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How inherited genes cause cancer

This page is about how genes cause cancer. There is information about

 

How genes can cause cancer

Cancers develop from a single cell. This happens when there is a fault in one or more of the genes in that cell. Usually a cell must have 6 or more gene faults before it becomes cancerous. Scientists call gene faults ‘mutations’. A gene mutation can make a cell stop working properly. It may become cancerous and divide and grow uncontrollably. These changes can happen either by developing gene faults during your lifetime or inheriting a cancer gene. This section  is about inherited cancer genes

Most cancers are caused by gene faults that develop during our lifetime. There may be a random mistake when a cell is dividing. Or the cell’s DNA may be damaged by a carcinogen. A carcinogen is something that increases the likelihood of a cancer developing – for example, cigarette smoke.

 

Inheriting a cancer gene

Some people have an increased risk of some types of cancer because they already have a gene fault when they are born. They won’t necessarily develop cancer. But they are one step further along the road to developing cancer than people without that gene fault.

Inherited gene faults that increase the risk of cancer are often in genes that repair mistakes in other genes. The BRCA1 gene that increases the risk of breast and ovarian cancer is a DNA repair gene.

The faulty repair gene doesn’t work as it should. So it doesn’t repair the other genetic mistakes that we all gather as we go through life. In turn, this means you are more likely to gather enough mistakes to cause a cancer at a younger age.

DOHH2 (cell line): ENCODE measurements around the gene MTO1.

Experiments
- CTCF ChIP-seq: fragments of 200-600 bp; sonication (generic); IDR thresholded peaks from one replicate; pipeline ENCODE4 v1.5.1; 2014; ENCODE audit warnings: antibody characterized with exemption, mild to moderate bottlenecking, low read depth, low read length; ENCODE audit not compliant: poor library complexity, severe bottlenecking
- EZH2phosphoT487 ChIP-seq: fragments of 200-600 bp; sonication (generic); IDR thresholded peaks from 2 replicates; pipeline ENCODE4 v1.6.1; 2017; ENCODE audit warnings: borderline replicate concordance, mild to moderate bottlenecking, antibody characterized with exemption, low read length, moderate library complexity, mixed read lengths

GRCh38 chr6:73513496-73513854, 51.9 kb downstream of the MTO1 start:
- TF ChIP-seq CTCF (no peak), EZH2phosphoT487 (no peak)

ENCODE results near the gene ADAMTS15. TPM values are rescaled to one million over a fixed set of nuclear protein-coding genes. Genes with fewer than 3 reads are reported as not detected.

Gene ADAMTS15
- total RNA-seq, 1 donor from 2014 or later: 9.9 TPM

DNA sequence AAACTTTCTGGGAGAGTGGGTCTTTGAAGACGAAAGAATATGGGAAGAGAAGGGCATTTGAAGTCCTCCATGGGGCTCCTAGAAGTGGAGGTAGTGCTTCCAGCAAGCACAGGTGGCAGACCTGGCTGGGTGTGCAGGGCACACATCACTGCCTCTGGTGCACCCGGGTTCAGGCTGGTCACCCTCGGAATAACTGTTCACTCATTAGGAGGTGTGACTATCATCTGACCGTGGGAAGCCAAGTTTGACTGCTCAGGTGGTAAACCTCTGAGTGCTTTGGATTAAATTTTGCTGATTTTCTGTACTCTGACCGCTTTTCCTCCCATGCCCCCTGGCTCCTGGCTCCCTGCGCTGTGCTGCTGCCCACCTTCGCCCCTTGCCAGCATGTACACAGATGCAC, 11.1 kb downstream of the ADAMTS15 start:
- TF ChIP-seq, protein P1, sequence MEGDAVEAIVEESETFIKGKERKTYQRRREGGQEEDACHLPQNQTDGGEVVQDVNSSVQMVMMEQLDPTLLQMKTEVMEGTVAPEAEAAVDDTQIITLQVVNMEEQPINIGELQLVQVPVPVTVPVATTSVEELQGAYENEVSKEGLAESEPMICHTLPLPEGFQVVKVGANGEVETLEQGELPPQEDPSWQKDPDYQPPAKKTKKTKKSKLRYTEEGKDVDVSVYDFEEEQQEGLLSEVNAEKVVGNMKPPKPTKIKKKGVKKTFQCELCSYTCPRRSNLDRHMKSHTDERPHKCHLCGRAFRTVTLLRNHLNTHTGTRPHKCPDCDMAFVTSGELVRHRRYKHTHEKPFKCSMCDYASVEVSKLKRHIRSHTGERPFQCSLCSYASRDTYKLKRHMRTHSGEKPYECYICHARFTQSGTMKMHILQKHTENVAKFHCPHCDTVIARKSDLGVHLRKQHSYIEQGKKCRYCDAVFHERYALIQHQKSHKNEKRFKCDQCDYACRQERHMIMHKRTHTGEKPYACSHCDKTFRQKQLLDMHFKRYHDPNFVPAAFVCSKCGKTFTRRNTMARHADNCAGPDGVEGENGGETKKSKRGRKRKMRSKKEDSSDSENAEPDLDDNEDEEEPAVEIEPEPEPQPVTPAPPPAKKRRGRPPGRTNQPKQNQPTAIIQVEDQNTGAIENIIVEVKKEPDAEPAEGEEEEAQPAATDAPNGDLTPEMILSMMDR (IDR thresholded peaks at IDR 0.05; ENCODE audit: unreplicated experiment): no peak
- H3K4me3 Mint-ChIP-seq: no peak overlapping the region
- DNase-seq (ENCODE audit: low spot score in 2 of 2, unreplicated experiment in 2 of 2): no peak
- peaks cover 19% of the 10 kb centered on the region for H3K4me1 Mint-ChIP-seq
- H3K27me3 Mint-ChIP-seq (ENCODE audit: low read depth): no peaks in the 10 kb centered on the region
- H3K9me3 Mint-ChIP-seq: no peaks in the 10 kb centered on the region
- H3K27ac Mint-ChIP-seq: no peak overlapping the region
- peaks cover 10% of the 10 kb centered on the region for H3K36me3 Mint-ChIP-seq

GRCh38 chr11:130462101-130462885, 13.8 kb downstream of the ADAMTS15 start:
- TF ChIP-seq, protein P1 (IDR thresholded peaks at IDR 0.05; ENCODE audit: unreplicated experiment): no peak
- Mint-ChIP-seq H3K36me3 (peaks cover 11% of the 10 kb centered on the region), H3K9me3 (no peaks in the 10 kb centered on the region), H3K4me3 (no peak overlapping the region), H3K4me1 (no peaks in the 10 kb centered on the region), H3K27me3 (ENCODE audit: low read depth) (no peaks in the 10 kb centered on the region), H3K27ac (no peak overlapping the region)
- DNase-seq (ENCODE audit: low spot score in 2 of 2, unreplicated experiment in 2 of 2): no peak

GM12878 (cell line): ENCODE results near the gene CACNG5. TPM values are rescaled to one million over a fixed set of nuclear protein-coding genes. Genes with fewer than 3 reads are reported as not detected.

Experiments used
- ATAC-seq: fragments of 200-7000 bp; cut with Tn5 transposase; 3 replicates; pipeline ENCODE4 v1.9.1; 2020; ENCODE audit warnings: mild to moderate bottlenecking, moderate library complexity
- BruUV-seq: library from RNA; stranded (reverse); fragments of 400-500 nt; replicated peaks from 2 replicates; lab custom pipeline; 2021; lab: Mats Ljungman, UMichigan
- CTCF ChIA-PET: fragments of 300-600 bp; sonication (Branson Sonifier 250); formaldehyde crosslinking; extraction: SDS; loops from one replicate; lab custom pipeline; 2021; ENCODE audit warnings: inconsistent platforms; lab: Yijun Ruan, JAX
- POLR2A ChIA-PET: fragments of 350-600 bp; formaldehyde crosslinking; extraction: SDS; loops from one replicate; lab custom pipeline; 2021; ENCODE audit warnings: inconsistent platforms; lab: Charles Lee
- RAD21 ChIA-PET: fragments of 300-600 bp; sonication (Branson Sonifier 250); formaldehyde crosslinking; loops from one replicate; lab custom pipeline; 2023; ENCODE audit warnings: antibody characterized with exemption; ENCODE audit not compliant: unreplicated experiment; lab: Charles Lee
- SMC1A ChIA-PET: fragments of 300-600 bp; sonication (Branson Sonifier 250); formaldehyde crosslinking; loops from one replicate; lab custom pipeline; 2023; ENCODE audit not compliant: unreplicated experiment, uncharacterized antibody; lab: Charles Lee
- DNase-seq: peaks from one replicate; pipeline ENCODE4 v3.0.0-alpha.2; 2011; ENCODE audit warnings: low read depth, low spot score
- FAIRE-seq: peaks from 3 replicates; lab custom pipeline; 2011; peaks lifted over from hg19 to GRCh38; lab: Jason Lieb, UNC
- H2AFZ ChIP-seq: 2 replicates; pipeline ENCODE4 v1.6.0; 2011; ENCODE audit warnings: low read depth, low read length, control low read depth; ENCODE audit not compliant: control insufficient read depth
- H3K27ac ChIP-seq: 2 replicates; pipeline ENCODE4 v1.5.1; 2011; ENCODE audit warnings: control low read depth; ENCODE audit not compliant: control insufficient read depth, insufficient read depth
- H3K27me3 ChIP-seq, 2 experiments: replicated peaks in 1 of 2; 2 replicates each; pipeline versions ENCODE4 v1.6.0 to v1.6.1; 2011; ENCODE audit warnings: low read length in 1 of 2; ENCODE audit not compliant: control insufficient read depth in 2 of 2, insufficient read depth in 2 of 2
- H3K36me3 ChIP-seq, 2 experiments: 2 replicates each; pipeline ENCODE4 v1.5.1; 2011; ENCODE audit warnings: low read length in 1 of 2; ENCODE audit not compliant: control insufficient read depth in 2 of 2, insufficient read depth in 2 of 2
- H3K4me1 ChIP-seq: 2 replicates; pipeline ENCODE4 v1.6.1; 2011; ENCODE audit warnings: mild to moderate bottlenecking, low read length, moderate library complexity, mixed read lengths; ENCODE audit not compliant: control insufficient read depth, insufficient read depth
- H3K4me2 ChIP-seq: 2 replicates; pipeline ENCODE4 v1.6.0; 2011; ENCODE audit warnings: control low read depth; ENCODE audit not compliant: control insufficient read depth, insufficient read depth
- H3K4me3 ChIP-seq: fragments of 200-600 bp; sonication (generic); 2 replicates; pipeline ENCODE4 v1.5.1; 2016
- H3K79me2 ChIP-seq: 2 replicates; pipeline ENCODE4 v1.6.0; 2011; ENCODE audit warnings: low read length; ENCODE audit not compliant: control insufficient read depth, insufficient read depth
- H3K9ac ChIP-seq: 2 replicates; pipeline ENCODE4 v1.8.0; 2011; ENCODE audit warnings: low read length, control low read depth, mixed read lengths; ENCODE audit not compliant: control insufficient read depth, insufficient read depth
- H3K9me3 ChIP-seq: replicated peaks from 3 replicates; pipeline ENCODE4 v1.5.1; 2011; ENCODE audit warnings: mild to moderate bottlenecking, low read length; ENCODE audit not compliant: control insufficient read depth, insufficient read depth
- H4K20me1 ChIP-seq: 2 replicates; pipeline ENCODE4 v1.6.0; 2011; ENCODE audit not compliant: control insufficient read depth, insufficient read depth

We inherit genes from both our parents. If one of your parents has a gene fault you have a 1 in 2 chance (50%) of inheriting it. The more distant your relative with a gene fault is, the lower your chance of inheriting it.

 

Why cancer genes don’t always cause cancer

Generally, a cell must gather about 6 specific genetic faults before it becomes cancerous. So being born with one gene fault doesn’t mean you will definitely get cancer. You are at a higher risk than someone without that gene fault because genetically you are one step further down the road to getting cancer. Doctors call this having a genetic predisposition to cancer.

Different gene faults increase the risk of different cancers. With a known gene fault, your doctor may suggest that you need regular monitoring for particular cancers.

 

The likelihood of a cancer gene causing cancer

Some inherited cancer genes are more likely to cause cancer than others. This varies between cancer genes. It depends on how big a part the gene plays in the development of that cancer. People who have the faulty breast cancer gene BRCA1 have a higher risk of developing ovarian cancer than those with a faulty BRCA2 gene. So this tells us that the BRCA1 gene fault plays a bigger part in causing ovarian cancer than BRCA2.

As well as a gene fault, many other factors need to be in place for a cancer to develop. Because the other factors are not always in place, ‘inherited’ cancer may seem to skip a generation. A parent may have the gene and not get cancer, but their child who inherits the same gene does. We need more research to find out what these other factors are for each type of cancer. And how genes work together to cause cancer to know how we can reduce the risk of developing it. Hopefully in the future we may be able to prevent it altogether.

You can find out more about the causes of cancer in the about cancer section.

If you have a faulty gene your doctor may be able to give you an idea of how much your risk is increased compared to the general population.

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Updated: 15 August 2013